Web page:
But before the libertarians spit out their coffee, Rhode asks them to consider how “fat and short” laws have fared so far. She gathered the data and found that the six cities and counties average between zero and nine cases a year. Michigan averages about 30, and annually only one of those complaints goes to court.
Rhode sees no backlash against such sparing enforcement. She can plausibly claim that the upshot of extending protection against appearance discrimination to other states and cities would be not a “barrage of loony litigation” but rather a solution in a limited number of rankly unfair cases. She marshals the deserving examples: a nursing school student who was expelled because officials thought her obesity made her a bad role model for patients; a bartender who was fired in Reno for refusing to wear makeup and tease her hair; a cocktail waitress who lost her job at an Atlantic City casino when her dress size increased from size 4 to size 6.
If you fear that civil rights law is already bloated, you’ll probably be unmoved. But Rhode insists that she’s not conjuring up an overlawyered world in which aspiring models sue for losing work. She would allow businesses to select employees based on appearance in the same way they can legally select on the basis of sex: if it’s a “bona fide occupational qualification” for the job.
Rhode is also ready to concede that “on the reform agenda of women’s rights advocates, appearance does not deserve top billing.” She just wants to talk about the perils of high heels and weight requirements along with the wage gap. Ladies, think about it the next time your feet ache.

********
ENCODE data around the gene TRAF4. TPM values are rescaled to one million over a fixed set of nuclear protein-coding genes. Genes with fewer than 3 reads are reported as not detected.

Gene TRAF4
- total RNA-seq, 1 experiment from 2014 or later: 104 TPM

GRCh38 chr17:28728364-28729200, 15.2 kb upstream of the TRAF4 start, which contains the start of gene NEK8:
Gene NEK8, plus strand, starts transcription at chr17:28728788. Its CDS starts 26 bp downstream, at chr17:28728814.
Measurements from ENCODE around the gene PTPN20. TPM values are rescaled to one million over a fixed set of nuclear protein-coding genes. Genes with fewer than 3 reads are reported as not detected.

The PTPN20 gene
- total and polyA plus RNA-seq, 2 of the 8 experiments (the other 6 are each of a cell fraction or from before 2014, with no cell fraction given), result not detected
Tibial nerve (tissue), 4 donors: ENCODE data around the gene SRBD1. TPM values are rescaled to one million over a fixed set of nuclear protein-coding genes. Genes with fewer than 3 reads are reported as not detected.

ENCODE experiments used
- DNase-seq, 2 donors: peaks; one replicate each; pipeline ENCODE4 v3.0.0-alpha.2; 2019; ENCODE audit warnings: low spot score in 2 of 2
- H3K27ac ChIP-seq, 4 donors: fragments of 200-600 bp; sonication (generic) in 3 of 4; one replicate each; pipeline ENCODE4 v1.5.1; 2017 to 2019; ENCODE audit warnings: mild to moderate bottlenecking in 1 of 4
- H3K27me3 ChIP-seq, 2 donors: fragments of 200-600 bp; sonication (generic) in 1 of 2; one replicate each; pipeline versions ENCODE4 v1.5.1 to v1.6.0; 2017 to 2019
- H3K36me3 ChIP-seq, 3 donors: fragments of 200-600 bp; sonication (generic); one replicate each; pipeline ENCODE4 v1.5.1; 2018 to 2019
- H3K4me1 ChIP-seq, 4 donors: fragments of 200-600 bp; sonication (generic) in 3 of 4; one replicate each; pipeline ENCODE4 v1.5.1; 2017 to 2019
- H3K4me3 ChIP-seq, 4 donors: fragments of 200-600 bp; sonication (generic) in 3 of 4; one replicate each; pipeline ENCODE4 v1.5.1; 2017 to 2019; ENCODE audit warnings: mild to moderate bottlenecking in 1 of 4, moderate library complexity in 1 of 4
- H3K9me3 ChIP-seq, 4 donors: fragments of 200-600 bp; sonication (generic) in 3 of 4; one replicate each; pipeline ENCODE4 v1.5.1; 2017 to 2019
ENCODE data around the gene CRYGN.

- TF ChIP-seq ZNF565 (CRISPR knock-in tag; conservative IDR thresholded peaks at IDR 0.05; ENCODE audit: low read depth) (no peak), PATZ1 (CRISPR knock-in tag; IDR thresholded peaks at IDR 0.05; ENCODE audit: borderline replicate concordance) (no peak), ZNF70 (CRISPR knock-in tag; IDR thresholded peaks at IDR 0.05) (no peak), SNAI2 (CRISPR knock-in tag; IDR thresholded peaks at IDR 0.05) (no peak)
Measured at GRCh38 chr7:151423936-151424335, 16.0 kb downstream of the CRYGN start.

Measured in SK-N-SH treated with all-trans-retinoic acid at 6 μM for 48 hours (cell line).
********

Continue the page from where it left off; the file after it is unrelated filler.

It’s interesting how many things in my life have changed since I started more fully accepting myself and questioning the cultural ideals of beauty. I certainly spend A LOT LESS MONEY. Interesting, huh? Boy, I used to drop some serious cash on make up, clothing, beauty treatments, etc. and I wasn’t even buying high-end stuff!
It’s a very “dangerous” proposition to encourage women to begin accepting themselves. There are many jobs and companies that DEPEND on our self-hatred. And, of course, it’s not just the beauty industry. The diet industry depends on our self-loathing. The junk food industry has a stake in it, too. WOW. Makes my head spin. Kinda makes me wanna just go all super gritty feminist to the extreme!!!! Lots to think about.
Such a good point! It’s all too easy to forget that these companies really do THRIVE because of our insecurity. They make money off of women’s low self-esteem. So true self-acceptance really is quite radical! I love it!
I was an attractive teacher for 15 years and the flipside of having beauty as a tool for engagement is that you are also more likely to be to be sexually harassed. I have witnessed both men and women being sexualised, insulted and demeaned by others because of thier beauty.